H. Holt, 1907 - 438 páginas
Excerpt: ...it to-morrow." He put on his coat and sat down beside her. "See here," said he, "you don't want me really to believe that that's where the trouble is?" "The trouble?" "Yes, Nancy, the trouble. Do you think I'm such a fool that I don't see it? It's been coming on a long time. I know you're not happy. You're not satisfied with things as they are. As they are, you know, there's a sort of incompleteness, something wanting, isn't there?" She sighed. "It's you who are putting it that way, not I." "Of course I'm putting it that way. How am I to put it any other way? Let me think now
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afraid Anne Anne's appeared arms asked believe better body brought called Canon child closed coming course daddy dear difference divine don't door Edie Edith Eliott everything eyes face feel felt followed friends Gardner gave girl give given gone Gorst hand Hannay happy hard head heard heart held hope hour husband It's keep kind knew known Lady Lady Cayley leave light live looked Maggie Majendie Majendie's married mean mind Miss moved never night once passed passion peace Peggy poor presented Ransome realised remembered rose round Scale seemed seen smiled soul speak spiritual stay stood Street suppose talk tell tender There's thing thought told took touch turned understand voice waited Walter watched week wife woman wondered
Página 195 - O LORD, who hast taught us that all our doings without charity are nothing worth ; Send thy Holy Ghost, and pour into our hearts that most excellent gift of charity, the very bond of peace and of all virtues, without which whosoever liveth is counted dead before thee : Grant this for thine only Son Jesus Christ's sake. Amen.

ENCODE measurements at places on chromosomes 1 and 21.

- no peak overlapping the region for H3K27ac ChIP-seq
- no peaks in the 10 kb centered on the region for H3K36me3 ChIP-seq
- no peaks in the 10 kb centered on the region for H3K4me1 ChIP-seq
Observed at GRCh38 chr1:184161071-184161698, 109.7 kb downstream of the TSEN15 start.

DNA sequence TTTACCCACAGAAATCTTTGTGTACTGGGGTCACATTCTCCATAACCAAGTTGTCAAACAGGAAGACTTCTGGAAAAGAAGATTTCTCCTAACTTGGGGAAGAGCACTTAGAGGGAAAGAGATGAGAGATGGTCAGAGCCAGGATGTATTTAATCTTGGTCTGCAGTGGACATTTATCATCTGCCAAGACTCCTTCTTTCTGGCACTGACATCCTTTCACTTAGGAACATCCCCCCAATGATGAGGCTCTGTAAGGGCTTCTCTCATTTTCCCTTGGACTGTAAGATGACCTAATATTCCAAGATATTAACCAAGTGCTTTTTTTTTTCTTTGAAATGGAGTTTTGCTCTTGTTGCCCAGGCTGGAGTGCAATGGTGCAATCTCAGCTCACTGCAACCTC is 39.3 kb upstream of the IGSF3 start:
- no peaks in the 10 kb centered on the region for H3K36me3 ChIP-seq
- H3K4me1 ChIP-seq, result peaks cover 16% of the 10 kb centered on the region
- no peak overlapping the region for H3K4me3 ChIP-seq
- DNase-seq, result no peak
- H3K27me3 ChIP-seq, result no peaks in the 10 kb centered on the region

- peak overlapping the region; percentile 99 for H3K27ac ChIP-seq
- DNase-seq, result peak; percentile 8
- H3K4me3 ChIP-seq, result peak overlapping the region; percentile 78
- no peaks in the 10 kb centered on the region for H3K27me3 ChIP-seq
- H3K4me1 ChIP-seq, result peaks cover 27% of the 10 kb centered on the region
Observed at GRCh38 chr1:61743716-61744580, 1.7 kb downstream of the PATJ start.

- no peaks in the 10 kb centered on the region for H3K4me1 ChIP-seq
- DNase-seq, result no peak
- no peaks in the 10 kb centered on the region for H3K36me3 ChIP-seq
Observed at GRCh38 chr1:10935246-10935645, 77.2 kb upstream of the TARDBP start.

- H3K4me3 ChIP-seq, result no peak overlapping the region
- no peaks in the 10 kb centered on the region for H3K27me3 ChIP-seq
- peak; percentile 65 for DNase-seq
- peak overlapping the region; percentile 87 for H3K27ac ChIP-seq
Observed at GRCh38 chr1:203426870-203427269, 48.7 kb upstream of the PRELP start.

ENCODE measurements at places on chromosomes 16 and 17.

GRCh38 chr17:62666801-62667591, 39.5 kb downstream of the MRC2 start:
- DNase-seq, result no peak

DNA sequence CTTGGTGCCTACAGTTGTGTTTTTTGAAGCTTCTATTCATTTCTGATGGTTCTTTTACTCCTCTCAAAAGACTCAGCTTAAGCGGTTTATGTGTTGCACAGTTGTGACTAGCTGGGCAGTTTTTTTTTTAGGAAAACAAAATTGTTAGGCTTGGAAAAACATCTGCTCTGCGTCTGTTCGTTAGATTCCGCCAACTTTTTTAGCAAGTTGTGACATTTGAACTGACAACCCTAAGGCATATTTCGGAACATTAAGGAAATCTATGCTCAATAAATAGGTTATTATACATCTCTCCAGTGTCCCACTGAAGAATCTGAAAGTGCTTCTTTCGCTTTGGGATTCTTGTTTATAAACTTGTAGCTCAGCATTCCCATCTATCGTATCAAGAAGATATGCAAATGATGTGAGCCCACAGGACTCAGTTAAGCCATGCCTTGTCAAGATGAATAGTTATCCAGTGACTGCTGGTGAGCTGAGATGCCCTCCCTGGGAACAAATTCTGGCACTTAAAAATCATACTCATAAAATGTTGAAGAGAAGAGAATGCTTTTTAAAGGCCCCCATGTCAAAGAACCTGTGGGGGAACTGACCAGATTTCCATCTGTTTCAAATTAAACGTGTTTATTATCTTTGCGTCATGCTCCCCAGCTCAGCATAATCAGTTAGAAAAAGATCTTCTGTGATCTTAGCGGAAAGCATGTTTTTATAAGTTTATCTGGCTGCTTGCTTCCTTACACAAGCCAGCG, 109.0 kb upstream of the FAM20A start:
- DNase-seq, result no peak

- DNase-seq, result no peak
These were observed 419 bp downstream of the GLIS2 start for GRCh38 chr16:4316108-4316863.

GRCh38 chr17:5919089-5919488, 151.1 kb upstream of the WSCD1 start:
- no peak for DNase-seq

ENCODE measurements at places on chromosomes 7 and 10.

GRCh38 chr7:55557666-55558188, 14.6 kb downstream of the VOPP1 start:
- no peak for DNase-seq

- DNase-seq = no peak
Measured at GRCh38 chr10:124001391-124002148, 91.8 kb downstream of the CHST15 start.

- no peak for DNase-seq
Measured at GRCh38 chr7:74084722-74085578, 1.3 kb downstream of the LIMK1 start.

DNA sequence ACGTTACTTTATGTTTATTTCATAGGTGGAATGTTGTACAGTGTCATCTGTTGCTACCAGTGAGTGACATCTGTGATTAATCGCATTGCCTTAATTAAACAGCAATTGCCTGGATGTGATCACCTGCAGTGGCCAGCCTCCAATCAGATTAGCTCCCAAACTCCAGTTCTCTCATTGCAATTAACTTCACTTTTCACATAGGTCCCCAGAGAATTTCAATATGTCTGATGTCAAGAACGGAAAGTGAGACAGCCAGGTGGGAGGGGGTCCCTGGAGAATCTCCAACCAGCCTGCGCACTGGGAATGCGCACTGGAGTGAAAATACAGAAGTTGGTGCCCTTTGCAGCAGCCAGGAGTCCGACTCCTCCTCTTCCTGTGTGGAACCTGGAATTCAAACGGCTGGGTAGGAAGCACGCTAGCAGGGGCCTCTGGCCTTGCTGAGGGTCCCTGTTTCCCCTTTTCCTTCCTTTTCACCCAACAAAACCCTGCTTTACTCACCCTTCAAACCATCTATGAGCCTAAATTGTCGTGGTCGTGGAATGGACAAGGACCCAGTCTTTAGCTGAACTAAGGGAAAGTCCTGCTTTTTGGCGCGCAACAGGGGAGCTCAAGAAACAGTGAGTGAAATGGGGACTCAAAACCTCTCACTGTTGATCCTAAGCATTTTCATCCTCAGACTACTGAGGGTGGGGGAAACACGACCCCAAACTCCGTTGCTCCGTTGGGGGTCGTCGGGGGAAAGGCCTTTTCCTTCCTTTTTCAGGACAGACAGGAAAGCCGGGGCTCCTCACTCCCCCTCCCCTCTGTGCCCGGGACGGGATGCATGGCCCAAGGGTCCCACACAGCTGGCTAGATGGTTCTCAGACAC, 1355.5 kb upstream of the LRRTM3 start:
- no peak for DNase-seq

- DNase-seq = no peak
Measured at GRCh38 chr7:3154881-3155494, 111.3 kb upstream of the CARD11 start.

Página 380 - I don't know, Walter. We must do our best." "Yes, but what are we going to do? What are you going to do?
Página 50 - Lighten our darkness, we beseech Thee, O Lord ; and by Thy great mercy, defend us from all the perils and dangers of this night, lor the love of Thy only Son, our Saviour Jesus Christ.
Página 362 - That's why, Maggie, that's why. You'те been very sweet and very good to me. And that's why I must n't see you. That 's how you make it hard for me." Maggie sat down and put her elbows on the table and hid her face in her hands. " Will you give me some tea ?" he said abruptly. She rose. "It's all stewed. Ill make fresh.
Página 147 - Lift up your heads, O ye gates, And be ye lifted up, ye everlasting doors; That the King of glory may come in.
Página 435 - A full-length study of the poetic temperament, framed in a varied and curiously interesting environment, and drawn with a firmness of hand that excites one's admiration.
Página 437 - This surprisingly outspoken volume . . . could have been written only by an extraordinarily able woman who knew the inside of Russian politics and also had actual experience in Japanese war hospitals."— Chicago Record-Herald.
Página 418 - When you're driven mad with thirst, you think of nothing else. And sometimes — not always — when you can't get clean water, you drink water that's — not so clean. Though you may be very particular. Walter was — morally — the most particular man I ever knew.
Página 436 - He is no more afraid to set down the little language of lovers and children and mothers than he is to deal with murder or suicide or ghosts. . . . These two novels of his seem to us to prove not only that the English novel is not dead, but that it is safe to develop on the lines laid down by the old masters.